Emory dust-up over Trump “chalking” continues

Buffeted by international ridicule over its handling of an incident involving chalked messages on campus, Emory University is getting squeezed between students who want speech free and others who want it to feel safe.

The messages scribbled on campus last week included a name and the number 2016, and would surely have gone unnoticed if the name hadn’t belonged to Donald Trump.

A protest ensued, with minority students saying they felt targeted. University President James Wagner reacted with an email that pledged to provide a “safe environment.” And Facebook and other social media sites took it from there, as Emory became a punchline for news outlets across the country, and even outside of it.

“Students freak out because someone chalked Trump slogans on campus,” blared a headline in the Daily Mail website in Britain. “Emory university president says students are scared and ‘in pain.’”

Wagner responded with another message Friday, this one scribbled in chalk, with a camera over his shoulder: “Emory Stands for Free Expression!” he wrote, in a video published on YouTube.

That was a step forward for some, but then a campus dean, Ajay Nair, did what some saw as a step back: he published a column online that said free speech about controversial subjects was important for a college but that the conversations “must take place in a safe environment that is inclusive and guided by mutual respect and civility.”

Critics focus on this question: who gets to decide what’s “safe?”

“Safe environment means ideological conformity,” said Matthew Walker, an Emory graduate who, because of the chalking affair, co-founded a group on Facebook called the Concerned Emory Alumni Association.

Emory has a Freedom of Expression Committee that addresses such issues, and Walker and his supporters find it all so stifling. “Orwellian,” he called it. There’s even a Respect for Open Expression Policy. But Emory is in the United States and the United States already has a policy, called the First Amendment, noted Walker, a history major who graduated in 2007 and is now an attorney in Houston. Freedom of speech “should not be a close call at all in America,” he said.

Other students say the defenders of free speech are missing the nuance of the situation. Some non-white students saw an insult in the chalked messages.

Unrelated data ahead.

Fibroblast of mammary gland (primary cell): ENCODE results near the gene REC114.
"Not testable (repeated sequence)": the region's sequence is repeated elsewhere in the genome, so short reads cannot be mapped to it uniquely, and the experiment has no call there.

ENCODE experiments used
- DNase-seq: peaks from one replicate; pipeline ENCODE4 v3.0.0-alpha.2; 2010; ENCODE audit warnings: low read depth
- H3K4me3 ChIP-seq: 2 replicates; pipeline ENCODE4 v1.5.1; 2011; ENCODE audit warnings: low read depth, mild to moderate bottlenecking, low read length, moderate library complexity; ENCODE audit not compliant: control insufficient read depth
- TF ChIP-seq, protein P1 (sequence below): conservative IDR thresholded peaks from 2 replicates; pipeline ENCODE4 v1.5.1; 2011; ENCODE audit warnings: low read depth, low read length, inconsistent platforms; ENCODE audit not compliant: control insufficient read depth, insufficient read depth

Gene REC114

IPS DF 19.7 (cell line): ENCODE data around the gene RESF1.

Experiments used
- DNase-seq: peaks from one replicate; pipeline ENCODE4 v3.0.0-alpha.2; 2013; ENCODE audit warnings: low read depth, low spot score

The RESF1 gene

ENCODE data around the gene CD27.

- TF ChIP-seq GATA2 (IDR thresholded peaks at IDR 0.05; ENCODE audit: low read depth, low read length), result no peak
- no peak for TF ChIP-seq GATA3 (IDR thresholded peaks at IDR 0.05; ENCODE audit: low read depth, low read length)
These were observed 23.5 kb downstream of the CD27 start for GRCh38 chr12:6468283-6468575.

Pranati Kohli, 19, came to Emory from India to study political science and math. She wasn’t among the 50 or so protesters at the administration building last week, but she knows students who were and sympathizes with them to some extent.

First off, the messages were scrawled after Georgia’s presidential primary, so they didn’t seem intended as purely political. And there were reports, if not documentary evidence, that “TRUMP 2016” wasn’t the only message. There were also supposedly these words: “Build a wall.” Of course, that’s a reference to Trump’s widely mocked campaign promise to keep Mexicans from crossing the border. Plus, it didn’t go unnoticed that the incident occurred near a center that houses associations for Latino and black students, among others.

“I do think it was irresponsible and I don’t think it was necessary,” said Kohli. She added that the injury maybe wasn’t as extreme as some students claimed. “Words like ‘trauma’ and ‘assault’ probably weren’t appropriate to use for such a situation,” she said.

In an era when a spark of protest can result in the ouster of both a campus president and a university system president, as happened in Missouri last year, university leaders are swatting at anything that looks like fire. So what was Wagner’s message with his chalking? An Emory spokeswoman said the university would have no comment.

Meanwhile, if there was any assault, it was on the university’s reputation. An online search of “Emory” and “chalk” surfaces a trove of news articles and belittling opinion pieces.

Emory senior Josh Niemtzow said he thinks Wagner has angered both sides by trying to address all concerns, and he thinks the leader has done the best he can given the situation.

“He wanted to restore Emory’s reputation,” said Niemtzow, 22, a political science major. “It’s been a whole mess on campus. … I think people are upset this blew up and people just want to move on.”

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